World Sleep Day: Our Top Tips for a Restful Night

March 18, 2022

Today is World Sleep Day, an annual celebration dedicated to raising awareness of sleep health around the globe. Getting enough quality sleep can do wonders for our physical and mental health and boost our quality of life, bringing us onto this year’s theme – Quality Sleep, Sound Mind, Happy World. Yet with all this knowledge around sleep, 53% of people surveyed in the UK admit that they probably don’t get enough shut eye.

So, if you’ve been tossing and turning for too long, and want to know what to do about it, read on to discover our top tips for a restful night’s sleep.

Create the right environment

Environmental conditions such as light, temperature and noise all play a significant role in our ability to get quality sleep. If possible, use blackout blinds or curtains to make your room dark at night and avoid screen time approximately one hour before bed. A 2011 study found that when we use a phone or laptop before bed, the artificial light emitted from these devices confuses our brain into thinking it’s time to wake by suppressing melatonin, the hormone that controls our sleep-wake cycle (circadian rhythm).

Another factor that can affect our quality of sleep is the air around us. Indoor air quality can particularly impact our health and wellbeing as we’re exposed to it more often. Pollutants like dust, mould, pollen, pet fur and allergens circulate in the air we breathe inside. Designed with your comfort in mind, many of our homes feature MVHR (Mechanical Ventilation with Heat Recovery) systems, a sustainable way to ventilate your property. These work by providing a continuous source of ventilation to the home, extracting stale, moist air from inside and resupplying fresh, filtered air back in so you can enjoy cleaner, healthier air, all year long.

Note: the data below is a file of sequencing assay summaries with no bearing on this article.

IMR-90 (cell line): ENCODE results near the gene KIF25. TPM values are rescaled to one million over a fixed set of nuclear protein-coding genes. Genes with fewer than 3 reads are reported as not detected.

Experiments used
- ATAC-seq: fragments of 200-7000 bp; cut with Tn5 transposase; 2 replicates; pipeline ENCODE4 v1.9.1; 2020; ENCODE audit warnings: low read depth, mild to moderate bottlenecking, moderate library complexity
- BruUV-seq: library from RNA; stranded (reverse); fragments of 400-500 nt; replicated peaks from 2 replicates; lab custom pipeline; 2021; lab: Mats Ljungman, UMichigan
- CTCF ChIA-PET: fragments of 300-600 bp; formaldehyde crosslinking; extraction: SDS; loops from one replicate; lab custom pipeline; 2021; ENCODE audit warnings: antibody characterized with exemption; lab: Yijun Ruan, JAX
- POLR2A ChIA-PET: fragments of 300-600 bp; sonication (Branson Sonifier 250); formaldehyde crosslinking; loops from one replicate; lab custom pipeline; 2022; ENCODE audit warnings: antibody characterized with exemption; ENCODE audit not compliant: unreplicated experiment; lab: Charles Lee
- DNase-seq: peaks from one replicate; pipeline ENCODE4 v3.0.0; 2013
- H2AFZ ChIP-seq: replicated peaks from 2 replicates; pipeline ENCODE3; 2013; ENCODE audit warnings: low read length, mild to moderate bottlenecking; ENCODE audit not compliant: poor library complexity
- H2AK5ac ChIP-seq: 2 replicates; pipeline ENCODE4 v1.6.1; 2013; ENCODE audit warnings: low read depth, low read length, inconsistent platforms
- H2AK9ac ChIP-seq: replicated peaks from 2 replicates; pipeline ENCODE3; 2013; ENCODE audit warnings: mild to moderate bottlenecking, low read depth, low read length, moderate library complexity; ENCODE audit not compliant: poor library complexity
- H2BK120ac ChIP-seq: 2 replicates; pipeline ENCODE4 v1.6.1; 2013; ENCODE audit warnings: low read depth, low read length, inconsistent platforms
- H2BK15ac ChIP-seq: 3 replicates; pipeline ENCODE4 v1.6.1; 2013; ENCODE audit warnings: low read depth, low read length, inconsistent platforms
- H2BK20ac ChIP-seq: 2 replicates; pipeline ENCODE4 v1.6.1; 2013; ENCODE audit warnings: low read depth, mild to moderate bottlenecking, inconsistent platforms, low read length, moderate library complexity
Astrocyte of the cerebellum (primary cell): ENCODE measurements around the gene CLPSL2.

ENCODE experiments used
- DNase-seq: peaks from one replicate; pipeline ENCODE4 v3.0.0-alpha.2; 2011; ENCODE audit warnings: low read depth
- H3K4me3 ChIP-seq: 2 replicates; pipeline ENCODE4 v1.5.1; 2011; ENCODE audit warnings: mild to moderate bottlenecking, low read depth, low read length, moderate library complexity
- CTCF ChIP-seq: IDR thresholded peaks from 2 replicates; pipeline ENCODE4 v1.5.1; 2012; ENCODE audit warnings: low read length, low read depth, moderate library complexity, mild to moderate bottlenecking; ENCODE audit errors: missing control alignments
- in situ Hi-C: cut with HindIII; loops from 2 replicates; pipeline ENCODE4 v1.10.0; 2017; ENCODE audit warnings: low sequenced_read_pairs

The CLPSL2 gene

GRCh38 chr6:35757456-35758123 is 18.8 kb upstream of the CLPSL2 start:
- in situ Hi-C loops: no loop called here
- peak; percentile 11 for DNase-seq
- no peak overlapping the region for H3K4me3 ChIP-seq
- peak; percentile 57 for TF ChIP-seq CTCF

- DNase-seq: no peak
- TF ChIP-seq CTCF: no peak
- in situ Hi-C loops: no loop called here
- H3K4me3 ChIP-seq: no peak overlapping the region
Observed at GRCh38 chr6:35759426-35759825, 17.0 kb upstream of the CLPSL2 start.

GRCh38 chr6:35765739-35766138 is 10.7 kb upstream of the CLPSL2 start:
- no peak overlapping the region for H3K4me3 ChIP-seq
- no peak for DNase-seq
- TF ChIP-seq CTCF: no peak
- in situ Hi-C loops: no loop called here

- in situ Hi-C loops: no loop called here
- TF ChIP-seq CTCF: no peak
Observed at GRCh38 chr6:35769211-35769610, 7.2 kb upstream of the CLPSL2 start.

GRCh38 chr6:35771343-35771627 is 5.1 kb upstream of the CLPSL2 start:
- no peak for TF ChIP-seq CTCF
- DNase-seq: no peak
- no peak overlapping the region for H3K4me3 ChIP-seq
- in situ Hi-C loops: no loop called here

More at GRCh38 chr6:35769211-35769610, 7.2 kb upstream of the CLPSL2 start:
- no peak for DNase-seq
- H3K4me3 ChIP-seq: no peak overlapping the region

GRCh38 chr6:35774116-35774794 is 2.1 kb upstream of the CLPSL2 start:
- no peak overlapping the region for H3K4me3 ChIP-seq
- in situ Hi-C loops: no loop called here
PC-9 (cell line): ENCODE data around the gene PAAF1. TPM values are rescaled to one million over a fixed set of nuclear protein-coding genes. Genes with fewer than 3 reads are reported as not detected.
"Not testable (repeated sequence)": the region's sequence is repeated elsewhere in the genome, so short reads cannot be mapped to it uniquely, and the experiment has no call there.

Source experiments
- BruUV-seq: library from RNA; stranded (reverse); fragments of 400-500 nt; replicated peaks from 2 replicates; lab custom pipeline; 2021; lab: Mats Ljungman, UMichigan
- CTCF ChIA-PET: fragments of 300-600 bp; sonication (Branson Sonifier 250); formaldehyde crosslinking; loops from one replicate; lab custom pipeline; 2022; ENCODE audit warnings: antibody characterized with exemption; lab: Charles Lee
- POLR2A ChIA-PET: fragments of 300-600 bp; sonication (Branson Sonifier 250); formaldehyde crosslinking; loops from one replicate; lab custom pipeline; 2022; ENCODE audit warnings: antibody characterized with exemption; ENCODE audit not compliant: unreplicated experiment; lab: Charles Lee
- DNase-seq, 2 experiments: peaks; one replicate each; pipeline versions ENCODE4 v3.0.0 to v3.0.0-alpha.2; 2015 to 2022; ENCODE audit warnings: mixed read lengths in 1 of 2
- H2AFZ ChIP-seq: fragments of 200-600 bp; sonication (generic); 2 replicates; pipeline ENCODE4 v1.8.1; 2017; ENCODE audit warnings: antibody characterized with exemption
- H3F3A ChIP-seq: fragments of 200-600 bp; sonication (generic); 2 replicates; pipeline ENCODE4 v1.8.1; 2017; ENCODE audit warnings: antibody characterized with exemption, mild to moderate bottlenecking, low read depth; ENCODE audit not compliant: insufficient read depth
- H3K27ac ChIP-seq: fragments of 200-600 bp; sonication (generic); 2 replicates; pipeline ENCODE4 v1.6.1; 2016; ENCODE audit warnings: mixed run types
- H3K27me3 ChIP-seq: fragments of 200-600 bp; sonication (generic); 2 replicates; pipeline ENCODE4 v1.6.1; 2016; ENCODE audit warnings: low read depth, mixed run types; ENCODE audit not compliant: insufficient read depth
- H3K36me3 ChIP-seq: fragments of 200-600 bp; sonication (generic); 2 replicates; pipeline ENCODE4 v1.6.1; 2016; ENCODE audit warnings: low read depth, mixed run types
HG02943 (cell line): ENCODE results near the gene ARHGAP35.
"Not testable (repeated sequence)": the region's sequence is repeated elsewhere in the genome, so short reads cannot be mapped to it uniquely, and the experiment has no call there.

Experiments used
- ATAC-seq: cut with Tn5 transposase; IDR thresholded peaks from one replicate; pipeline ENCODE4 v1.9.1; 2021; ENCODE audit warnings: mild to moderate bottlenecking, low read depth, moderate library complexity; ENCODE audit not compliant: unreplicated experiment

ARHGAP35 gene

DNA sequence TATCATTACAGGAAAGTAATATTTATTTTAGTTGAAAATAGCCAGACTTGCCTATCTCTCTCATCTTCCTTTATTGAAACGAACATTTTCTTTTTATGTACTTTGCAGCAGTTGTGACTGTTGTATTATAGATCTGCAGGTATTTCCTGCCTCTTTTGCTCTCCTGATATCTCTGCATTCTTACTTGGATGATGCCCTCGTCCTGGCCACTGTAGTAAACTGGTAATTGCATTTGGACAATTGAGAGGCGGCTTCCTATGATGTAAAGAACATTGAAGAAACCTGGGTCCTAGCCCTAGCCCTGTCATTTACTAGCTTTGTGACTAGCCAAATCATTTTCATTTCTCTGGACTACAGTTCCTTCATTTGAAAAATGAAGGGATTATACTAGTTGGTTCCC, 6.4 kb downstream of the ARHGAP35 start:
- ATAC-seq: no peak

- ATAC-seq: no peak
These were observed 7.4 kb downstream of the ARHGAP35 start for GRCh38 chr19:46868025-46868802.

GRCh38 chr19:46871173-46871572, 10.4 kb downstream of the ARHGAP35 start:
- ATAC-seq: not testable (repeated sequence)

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Limit caffeine

Who doesn’t love a good cup of coffee? However, that delicious frothy beverage may be hindering your ability to sleep. Most often consumed in drinks, caffeine is a natural psychoactive substance which can have energising and alertness-promoting effects. According to Cleveland Clinic, six hours after caffeine is consumed, half of it is still in your body, and it can take up to 10 hours for caffeine to completely clear from your bloodstream. This means if you consume a caffeinated drink in the afternoon, it could keep you up at night. To combat this, we recommend avoiding caffeinated drinks after 2pm. If you’re still craving your coffee fix, why not opt for a decaffeinated alternative from Roar Gill, an eco-friendly coffee provider who uses only recyclable packaging materials and compostable coffee pods.

Get into a routine

Humans are creatures of habit, so if you want to improve your chances of some quality shut eye, creating a bedtime routine could be the answer. Our circadian clock naturally begins to wind down a few hours before bedtime, so to make this process more effective, set a sleep and wake up time and try and stick to it each day. Following a consistent routine helps train our brain to naturally feel tired when it’s bedtime. Another way to promote a great night’s sleep is by having a nice warm bath 60-90 minutes before bed. Research shows that the warming up and cooling down effect from the bath water changes our bodies’ core temperature, making us feel ready for bed – tricking the body into thinking it has gone from daytime into night-time. As mentioned, avoiding screentime before bed is important to achieving a restful night’s sleep, so why not ditch those electronics for a good book? Research shows that bedtime reading reduces stress because your mind is distracted from your own thoughts and daily worries, accelerating the time it takes for you to fall asleep.